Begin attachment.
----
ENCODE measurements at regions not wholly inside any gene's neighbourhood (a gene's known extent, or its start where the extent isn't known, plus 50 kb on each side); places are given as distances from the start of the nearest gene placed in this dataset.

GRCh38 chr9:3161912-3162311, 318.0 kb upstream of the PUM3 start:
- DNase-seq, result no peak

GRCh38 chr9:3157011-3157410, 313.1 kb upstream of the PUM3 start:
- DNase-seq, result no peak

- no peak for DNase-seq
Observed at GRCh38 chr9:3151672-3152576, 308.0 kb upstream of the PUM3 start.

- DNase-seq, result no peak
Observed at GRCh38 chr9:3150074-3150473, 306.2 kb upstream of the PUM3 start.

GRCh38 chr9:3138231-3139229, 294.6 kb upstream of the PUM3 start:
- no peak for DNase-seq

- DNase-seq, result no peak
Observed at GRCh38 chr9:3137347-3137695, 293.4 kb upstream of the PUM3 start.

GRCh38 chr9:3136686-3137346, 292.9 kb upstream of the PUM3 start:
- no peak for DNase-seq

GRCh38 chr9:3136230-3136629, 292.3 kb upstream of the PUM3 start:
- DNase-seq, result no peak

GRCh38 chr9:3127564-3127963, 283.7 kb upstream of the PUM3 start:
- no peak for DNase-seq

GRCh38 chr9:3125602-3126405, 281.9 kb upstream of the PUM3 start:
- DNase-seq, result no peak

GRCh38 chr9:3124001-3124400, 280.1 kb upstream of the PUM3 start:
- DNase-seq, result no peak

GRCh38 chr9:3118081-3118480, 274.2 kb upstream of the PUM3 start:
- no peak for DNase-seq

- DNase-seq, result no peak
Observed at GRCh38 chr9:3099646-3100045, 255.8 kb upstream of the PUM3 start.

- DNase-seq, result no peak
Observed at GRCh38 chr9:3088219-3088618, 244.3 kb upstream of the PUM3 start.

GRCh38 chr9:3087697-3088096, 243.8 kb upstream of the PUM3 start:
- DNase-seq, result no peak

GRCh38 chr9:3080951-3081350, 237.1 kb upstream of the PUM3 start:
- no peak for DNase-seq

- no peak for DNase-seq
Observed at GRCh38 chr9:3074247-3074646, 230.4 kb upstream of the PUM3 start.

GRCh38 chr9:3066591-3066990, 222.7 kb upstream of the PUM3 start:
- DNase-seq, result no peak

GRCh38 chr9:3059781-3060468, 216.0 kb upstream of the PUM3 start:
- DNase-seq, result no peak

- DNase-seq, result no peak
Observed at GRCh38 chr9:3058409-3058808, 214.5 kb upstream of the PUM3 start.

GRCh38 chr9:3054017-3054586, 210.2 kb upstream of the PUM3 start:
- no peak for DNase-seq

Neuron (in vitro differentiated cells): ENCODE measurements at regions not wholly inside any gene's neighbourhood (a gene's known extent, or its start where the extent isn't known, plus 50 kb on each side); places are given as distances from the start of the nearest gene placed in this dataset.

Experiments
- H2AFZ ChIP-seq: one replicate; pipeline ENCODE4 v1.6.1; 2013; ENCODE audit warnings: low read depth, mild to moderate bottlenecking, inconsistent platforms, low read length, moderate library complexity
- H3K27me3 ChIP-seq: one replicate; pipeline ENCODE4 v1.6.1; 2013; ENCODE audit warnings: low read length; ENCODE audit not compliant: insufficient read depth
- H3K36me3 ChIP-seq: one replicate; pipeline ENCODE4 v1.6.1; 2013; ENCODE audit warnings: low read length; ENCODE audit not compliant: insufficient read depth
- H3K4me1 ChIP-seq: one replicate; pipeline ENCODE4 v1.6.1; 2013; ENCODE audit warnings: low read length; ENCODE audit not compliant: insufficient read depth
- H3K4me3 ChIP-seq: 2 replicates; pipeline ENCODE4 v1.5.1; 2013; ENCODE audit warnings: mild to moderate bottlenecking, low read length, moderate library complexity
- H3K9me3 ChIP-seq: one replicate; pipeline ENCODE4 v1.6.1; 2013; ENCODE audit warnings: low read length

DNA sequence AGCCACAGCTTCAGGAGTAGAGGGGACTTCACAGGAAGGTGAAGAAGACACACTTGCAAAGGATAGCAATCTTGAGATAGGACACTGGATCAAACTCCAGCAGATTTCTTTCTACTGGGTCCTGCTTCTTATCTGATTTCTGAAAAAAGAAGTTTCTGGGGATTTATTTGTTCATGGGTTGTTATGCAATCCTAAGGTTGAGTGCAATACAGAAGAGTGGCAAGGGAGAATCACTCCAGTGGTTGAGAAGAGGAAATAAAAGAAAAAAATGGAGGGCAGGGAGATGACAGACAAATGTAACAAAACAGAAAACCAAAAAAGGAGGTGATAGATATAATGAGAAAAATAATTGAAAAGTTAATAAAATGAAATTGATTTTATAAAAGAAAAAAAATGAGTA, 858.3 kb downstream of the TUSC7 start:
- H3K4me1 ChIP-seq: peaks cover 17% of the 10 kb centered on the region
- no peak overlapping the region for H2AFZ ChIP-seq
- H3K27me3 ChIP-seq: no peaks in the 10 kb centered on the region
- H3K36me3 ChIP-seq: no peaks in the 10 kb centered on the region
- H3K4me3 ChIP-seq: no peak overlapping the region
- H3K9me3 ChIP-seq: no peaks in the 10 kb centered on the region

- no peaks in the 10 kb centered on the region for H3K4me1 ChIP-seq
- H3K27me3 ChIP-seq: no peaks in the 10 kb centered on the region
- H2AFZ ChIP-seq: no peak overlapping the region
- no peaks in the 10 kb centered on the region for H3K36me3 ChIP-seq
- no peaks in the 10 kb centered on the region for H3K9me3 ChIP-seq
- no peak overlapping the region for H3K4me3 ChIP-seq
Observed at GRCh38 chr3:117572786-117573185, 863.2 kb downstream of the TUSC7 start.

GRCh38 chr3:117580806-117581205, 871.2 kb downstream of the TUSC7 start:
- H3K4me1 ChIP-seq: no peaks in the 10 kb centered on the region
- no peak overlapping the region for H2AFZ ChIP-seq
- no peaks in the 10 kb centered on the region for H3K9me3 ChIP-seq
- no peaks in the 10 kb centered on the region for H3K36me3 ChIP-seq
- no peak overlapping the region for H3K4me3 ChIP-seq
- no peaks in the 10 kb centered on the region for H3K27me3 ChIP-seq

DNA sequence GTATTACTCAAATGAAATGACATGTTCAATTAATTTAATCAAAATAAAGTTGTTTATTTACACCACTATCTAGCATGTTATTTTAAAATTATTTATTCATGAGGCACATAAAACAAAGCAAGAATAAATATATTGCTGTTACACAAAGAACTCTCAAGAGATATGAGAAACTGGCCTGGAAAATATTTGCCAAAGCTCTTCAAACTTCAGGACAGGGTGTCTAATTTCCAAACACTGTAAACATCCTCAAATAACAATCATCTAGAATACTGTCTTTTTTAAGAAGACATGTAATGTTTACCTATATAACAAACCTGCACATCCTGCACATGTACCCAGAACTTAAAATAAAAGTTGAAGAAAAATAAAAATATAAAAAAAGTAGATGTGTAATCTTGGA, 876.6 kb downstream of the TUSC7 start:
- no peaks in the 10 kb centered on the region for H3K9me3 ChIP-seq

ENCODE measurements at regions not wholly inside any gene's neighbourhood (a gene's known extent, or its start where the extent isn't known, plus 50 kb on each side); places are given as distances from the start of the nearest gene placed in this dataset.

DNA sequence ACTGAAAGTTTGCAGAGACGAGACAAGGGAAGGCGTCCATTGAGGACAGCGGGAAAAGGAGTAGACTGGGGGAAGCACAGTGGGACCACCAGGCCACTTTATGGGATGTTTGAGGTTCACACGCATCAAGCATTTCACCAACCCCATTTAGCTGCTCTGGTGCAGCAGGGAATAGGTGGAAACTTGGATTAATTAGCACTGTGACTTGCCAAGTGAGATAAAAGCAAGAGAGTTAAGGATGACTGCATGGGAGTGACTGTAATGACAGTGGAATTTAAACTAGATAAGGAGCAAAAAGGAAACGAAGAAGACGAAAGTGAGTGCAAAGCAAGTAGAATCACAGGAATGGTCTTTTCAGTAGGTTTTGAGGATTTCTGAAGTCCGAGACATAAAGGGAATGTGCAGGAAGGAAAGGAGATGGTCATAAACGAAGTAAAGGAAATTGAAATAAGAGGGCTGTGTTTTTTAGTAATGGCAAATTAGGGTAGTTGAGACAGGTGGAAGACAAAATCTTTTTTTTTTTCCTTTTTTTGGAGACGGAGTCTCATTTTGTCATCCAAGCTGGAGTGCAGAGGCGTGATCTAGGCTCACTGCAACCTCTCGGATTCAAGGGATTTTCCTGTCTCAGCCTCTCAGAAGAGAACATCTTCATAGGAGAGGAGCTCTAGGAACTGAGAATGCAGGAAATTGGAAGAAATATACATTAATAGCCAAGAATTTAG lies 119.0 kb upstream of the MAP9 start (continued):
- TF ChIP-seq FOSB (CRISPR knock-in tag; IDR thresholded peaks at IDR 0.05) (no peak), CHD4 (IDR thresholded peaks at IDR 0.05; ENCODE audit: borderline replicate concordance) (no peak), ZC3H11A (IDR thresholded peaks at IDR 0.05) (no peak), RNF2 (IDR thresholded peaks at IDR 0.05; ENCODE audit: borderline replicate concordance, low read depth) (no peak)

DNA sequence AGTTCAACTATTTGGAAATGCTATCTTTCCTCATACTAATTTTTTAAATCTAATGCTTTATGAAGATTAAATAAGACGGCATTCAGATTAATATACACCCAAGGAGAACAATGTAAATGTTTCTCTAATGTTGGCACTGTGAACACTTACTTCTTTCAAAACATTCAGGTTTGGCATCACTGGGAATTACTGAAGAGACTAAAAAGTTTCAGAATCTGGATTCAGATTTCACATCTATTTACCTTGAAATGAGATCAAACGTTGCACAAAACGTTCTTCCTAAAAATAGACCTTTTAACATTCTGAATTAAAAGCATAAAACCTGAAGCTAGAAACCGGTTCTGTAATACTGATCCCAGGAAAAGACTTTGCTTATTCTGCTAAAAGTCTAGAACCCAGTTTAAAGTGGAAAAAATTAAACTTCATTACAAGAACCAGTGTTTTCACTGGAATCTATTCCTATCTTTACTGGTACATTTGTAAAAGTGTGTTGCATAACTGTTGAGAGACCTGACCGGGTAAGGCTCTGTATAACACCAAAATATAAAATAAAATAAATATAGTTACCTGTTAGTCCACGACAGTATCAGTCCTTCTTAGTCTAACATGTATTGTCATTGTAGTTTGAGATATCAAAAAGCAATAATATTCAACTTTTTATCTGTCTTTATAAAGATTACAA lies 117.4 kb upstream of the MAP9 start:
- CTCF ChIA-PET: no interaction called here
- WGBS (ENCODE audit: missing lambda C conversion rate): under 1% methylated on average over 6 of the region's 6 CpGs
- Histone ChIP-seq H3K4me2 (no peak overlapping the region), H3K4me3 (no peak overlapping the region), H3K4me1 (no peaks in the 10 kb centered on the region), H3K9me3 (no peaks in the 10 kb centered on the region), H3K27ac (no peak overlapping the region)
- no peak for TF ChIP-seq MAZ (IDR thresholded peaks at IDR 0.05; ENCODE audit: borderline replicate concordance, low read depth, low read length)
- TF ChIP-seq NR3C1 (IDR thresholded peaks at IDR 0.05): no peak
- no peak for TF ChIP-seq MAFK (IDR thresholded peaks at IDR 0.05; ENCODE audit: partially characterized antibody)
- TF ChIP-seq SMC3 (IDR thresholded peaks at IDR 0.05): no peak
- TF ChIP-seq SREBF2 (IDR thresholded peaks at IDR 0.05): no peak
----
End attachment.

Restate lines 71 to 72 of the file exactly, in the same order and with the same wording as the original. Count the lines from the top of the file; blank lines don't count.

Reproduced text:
- no peak overlapping the region for H3K4me3 ChIP-seq
- no peaks in the 10 kb centered on the region for H3K27me3 ChIP-seq